p. 276: As liberality has to do with the desire for money, so there is another virtue having to do with the desire for honors, a virtue opposite to ambition. This virtue, however, has never been named.... Both this virtue referring to honors and liberality are connected with two great virtues, magnificence and magnanimity. Magnificence is a more elevated form of liberality having to do with enormous expenditures --for example, when someone builds a public theater, or sponsors the Megalensian Games, or a gladiatorial show, or a public banquet. These acts, and acts of this sort which surpass the powers of the average private person, have a certain aura of greatness about them and are spoken of, not simply as liberal, but as magnificent.
Preface to Book I of the Aristotelian Treatise on Economics, or Family Estate Management Addressed to Cosimo de' Medici: p. 305: Wealth is indeed useful, since it is both an embellishment for those who possess it, and the means by which they may exercise virtue. It is also of benefit to one's sons, who can by means of it rise more easily to positions of honor and distinction....
Therefore for our own sakes, and even more for love of our children, we ought to strive as far as we honourably can to increase our wealth, since it is included by the philosophers among the things that are good, and considered to be related to happiness.
Laudatio of the City of Florence: p.116: But as this city is to be admired for its foreign policy, so it is for its internal organization and institutions. Nowhere else is there such order, such elegance, such symmetry. For just as there is a proportion among strings which, when they have been tightened, produces a harmony from the different pitches, than which there is nothing sweeter or more aggreable to the ear; so all the parts of this prudent city are so tempered that the resulting whole commonwealth fits together in a way that brings pleasure to the mind and eyes of men for its harmony. There is nothing in it that is out of order, nothing that is ill-proportioned, nothing that is out of tune, nothing that is uncertain. Everything has its place, and this is not only fixed, but correct in relation to the others. Offices, magistracies, courts and ranks are all separate. But they are separated in such a way that they are in harmony with the whole commonwealth, as tribunes were with respect to the general.
First, every consideration is given to providing that justice shall be held sacred in that city, for without that, no city can exist or deserve the name; secondly, that there be liberty, without which this people never thought life was worth living....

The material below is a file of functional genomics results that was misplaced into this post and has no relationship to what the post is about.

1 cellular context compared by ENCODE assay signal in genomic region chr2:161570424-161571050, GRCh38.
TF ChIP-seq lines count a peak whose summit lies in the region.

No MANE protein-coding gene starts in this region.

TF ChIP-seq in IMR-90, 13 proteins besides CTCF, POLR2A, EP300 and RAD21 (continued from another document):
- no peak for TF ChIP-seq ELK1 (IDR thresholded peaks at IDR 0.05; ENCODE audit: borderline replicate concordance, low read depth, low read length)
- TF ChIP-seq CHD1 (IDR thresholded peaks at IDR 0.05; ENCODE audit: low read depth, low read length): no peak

It is for the sake of justice that the magistracies were established, and endowed with sovereign authority and the power to punish criminals, and above all so that they may see that no one's power in the city will be above the law....
...[T]he supreme magistracy, which once was perceived to possessed something like royal power, has been tempered by the following safeguard: that it is not conferred on one, but on nine persons at once, and not for a whole year but for a two-month term....
/p. 121: There are in this city the most talented men, who easily surpass the limits of other men in whatever they do. Whether they follow the military profession, or devote themselves to the task of governing the commonwealth, or to certain studies or to the pursuit of knowledge, or to commerce --in everything they undertake and in every activity they far surpass all other mortals, nor do they yield first place in any field to any other nation. They are patient in their labor, ready to meet danger, ambitious for glory, strong in counsel, industrious, generous, elegant, pleasant, affable, and above all, urbane.
Oration for the funeral of Nanni Strozzi p. 123: For the city [Florence] in which he [Nanni Strozzi] was born is one of the greatest and most illustrious; it is possessed of a wide dominion, and universal respect. It was without question the chief city of the Etruscans, and is second to none of the Italian cities in birth, wealth or size. To the origin of the city the two noblest and most distinguished peoples of all Italy contributed: the Etruscans, who were the ancient lords of Italy, and the Romans, whose virtue and arms enabled them to establish an empire over the world....
p. 124: The constitution we use for the government of the republic is designed for the liberty and equality of indeed all the citizens. Since it is egalitarian in all respects, it is called a "popular" constitution. We do not tremble beneath the rule of one man who would lord it over us, nor are we slaves to the rule of a few....
p. 125: ...[W]hen a free people are offered this possibility of attaining offices, it is wonderful how effectively it stimulates the talents of the citizens. When shown a hope of gaining office, men rouse themselves and seek to rise; when it is precluded they sink into idleness. In our city, therefore, since this hope and prospect is held out, it is not at all surprising that talent and industriousness should be conspicuous.....